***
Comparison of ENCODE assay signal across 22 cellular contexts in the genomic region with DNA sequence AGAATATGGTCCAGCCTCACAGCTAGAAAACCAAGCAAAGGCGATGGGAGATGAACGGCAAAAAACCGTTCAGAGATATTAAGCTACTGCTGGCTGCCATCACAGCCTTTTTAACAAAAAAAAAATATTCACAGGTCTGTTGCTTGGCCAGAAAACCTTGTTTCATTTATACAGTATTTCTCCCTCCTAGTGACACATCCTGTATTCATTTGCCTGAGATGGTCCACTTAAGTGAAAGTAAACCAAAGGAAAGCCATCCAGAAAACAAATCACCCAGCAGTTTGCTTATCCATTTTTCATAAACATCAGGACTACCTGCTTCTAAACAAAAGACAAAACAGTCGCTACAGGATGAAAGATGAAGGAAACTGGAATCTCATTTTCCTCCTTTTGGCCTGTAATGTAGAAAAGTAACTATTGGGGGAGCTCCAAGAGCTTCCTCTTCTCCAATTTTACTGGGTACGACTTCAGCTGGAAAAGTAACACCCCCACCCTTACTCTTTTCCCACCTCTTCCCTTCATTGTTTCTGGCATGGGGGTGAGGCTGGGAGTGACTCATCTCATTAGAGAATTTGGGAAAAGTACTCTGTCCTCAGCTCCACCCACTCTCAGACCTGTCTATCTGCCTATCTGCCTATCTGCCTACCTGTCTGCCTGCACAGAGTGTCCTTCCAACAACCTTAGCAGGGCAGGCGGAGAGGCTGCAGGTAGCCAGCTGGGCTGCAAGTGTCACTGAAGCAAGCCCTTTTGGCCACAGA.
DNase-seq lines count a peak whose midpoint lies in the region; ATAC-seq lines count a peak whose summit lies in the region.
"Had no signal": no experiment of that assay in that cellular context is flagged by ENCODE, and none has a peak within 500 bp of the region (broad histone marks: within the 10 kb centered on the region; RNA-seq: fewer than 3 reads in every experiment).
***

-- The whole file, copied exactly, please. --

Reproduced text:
Comparison of ENCODE assay signal across 22 cellular contexts in the genomic region with DNA sequence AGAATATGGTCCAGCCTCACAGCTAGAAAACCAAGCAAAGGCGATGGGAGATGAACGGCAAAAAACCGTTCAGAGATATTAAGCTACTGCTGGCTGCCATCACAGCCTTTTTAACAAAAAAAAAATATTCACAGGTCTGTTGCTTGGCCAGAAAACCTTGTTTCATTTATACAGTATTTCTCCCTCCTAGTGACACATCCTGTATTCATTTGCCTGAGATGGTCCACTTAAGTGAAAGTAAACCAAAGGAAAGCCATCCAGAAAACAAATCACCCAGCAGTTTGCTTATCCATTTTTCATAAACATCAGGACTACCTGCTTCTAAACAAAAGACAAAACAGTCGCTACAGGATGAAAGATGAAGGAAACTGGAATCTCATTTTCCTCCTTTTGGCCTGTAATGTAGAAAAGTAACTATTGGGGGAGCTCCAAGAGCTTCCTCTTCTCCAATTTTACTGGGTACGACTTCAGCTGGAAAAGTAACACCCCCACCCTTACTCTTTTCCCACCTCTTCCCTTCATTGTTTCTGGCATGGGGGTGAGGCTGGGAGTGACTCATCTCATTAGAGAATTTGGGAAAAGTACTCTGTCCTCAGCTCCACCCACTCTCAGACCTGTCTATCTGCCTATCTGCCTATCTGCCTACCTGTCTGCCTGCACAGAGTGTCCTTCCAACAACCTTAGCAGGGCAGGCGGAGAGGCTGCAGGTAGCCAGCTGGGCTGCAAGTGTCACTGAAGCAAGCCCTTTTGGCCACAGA.
DNase-seq lines count a peak whose midpoint lies in the region; ATAC-seq lines count a peak whose summit lies in the region.
"Had no signal": no experiment of that assay in that cellular context is flagged by ENCODE, and none has a peak within 500 bp of the region (broad histone marks: within the 10 kb centered on the region; RNA-seq: fewer than 3 reads in every experiment).